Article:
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Voting Machine Makers Are Finally Playing Nice With Hackers

For well over a decade, the relationship between voting machine companies and security researchers has been fraught. The manufacturers have long resisted allowing unfettered access for bug hunters, even as major, long-standing vulnerabilities plagued voting machine models used throughout the 2000s and 2010s. A new collaboration, though, shows that the cold war has meaningfully started to thaw.

At the Black Hat security conference today, Chris Wlaschin, vice president of systems security and chief information security officer of the election technology giant ES&S, and Mark Kuhr, chief technology officer of the security firm Synack, detailed how the two companies would work together to allow for so-called penetration testing on some ES&S products—and pointed to the larger project of bridging the long-standing gap between their two worlds.

“There’s been a lot of bad blood in the history of this, but I think this is a positive development,” Synack’s Kuhr told WIRED on Monday. “What we’re trying to do is move the ball forward here and get these election technology vendors to work with researchers in a more open fashion and recognize that security researchers at large can add a lot of value to the process of finding vulnerabilities that could be exploited by our adversaries.”

Synack will manage a program for ES&S in which security professionals vetted by Synack will examine and attempt to hack ES&S’s new model of electronic poll book, devices that election officials use to manage voter register data for elections. By throwing the device to the wolves, ES&S can learn about and fix potential security issues before malicious hackers find them. Wlaschin says the company plans to run additional crowdsourced penetration tests with Synack on other products as well. And he added that ultimately the company hopes to do this type of penetration testing on new products while they’re still in development. ES&S is also announcing a revamped coordinated vulnerability disclosure program during the talk, creating a clear pathway for hackers to submit findings without fear of reprisal.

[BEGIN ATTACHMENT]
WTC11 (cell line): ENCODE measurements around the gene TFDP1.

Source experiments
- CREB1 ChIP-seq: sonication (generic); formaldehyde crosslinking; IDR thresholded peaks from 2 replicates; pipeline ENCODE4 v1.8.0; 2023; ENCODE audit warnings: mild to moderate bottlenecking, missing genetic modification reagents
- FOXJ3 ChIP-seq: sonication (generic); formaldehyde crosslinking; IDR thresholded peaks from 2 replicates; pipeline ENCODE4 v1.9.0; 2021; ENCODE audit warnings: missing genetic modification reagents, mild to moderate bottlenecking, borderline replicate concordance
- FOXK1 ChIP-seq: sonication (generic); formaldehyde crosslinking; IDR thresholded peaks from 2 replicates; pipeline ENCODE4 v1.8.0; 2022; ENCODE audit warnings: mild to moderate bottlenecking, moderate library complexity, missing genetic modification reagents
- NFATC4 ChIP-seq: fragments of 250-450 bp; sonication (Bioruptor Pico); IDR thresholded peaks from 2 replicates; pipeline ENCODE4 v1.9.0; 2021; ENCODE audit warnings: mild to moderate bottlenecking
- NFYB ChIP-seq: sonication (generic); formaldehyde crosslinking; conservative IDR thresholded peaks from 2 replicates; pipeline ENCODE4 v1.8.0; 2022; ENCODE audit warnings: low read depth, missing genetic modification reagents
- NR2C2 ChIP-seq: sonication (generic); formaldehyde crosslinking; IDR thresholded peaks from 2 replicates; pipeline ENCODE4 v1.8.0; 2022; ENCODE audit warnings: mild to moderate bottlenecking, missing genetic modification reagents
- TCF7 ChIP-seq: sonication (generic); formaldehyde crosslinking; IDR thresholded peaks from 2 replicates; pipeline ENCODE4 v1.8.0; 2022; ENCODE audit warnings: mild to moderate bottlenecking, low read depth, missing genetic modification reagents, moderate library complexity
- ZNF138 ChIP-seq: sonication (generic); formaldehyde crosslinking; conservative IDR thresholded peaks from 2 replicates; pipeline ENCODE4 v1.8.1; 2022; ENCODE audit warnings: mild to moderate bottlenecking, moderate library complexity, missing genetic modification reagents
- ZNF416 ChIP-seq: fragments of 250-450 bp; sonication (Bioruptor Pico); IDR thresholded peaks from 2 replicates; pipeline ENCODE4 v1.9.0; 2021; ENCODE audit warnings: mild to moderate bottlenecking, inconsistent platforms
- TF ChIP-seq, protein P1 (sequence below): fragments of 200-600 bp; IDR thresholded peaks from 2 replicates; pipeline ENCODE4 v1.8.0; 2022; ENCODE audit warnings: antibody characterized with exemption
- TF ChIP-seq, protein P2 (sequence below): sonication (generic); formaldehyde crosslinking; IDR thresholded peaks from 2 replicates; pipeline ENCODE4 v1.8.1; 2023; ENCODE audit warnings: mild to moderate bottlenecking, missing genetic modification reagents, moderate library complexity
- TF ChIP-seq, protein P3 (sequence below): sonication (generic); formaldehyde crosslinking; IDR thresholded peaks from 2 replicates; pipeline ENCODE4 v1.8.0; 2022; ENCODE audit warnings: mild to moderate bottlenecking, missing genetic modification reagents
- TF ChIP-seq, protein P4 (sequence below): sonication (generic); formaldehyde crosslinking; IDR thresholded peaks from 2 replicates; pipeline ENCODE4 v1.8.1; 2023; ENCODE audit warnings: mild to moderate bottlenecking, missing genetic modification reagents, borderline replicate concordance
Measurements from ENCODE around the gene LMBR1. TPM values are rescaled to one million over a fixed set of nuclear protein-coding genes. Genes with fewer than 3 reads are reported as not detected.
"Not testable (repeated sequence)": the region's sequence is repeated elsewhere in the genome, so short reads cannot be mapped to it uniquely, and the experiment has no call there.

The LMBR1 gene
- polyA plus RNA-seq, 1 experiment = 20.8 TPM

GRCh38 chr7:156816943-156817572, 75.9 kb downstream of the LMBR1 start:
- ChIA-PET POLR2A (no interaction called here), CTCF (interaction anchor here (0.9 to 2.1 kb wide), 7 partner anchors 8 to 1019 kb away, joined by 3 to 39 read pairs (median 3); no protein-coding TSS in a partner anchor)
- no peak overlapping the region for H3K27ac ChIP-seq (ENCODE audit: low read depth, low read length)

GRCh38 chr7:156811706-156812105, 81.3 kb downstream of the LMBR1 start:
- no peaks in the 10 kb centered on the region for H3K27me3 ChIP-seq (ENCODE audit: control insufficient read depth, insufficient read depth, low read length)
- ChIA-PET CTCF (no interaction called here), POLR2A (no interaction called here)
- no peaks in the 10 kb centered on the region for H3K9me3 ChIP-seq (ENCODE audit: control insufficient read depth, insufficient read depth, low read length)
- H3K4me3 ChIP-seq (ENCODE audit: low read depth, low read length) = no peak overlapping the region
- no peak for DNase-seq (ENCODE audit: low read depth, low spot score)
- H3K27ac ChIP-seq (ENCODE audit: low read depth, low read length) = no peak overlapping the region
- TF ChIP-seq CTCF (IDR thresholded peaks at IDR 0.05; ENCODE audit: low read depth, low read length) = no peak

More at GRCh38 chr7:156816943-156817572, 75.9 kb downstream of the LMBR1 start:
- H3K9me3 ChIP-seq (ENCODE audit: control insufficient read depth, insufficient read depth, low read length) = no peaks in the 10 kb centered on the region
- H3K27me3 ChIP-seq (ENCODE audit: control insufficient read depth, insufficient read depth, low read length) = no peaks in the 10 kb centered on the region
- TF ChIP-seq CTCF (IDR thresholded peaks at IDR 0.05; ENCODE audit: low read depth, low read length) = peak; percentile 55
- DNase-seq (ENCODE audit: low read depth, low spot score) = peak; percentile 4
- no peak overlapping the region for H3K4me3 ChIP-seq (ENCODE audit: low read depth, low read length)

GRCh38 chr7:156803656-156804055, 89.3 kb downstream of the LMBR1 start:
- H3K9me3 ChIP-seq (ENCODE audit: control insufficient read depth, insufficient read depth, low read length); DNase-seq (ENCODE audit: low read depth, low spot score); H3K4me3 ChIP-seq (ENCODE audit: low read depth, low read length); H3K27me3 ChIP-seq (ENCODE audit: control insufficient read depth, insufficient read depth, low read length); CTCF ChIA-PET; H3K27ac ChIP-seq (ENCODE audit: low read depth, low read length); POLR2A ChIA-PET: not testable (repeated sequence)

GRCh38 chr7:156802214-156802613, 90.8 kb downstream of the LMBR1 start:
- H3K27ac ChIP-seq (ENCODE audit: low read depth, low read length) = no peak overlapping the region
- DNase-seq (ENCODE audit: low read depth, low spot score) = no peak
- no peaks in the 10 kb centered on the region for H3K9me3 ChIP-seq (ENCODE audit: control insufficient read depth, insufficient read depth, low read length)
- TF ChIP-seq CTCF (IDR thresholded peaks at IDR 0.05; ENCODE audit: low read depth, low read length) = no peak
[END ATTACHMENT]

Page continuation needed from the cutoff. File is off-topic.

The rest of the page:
In the past, ES&S’s stance on disclosure and processes were notoriously opaque. And the company’s dominance in the US voting machine market has allowed it to exert influence over standards and regulation. All of this makes Wednesday’s Black Hat talk even more noteworthy.

“It is quite a change,” ES&S’s Wlaschin told WIRED ahead of the talk. “Given the times that we’re in and the focus on election security, ES&S has for some time been trying to work with security researchers to, number one, improve the security of our equipment and software and, number two, to improve the perception of election security.”

For years, voting machines were a black box, even as more and more states replaced old analog marking systems with computerized options. The Digital Millennium Copyright Act even made it illegal for security researchers to probe voting machines for potential vulnerabilities, which only changed in 2016 with a DMCA exception for voting machine security research.

That paved the way for the program known as the Voting Village, which launched in 2017 as a way for researchers to get their hands on voting machines, likely for the first time, and start hacking them. Part of the Defcon security conference, the Voting Village has also served as a sort of town hall for debate and innovation in voting security. In 2018, ES&S sent a letter to customers downplaying the importance of the Voting Village and its findings: “Attendees will absolutely access some voting systems internal components because they will have full and unfettered access to a unit without the advantage of trained poll workers, locks, tamper-evident seals, passwords, and other security measures that are in place in an actual voting situation.”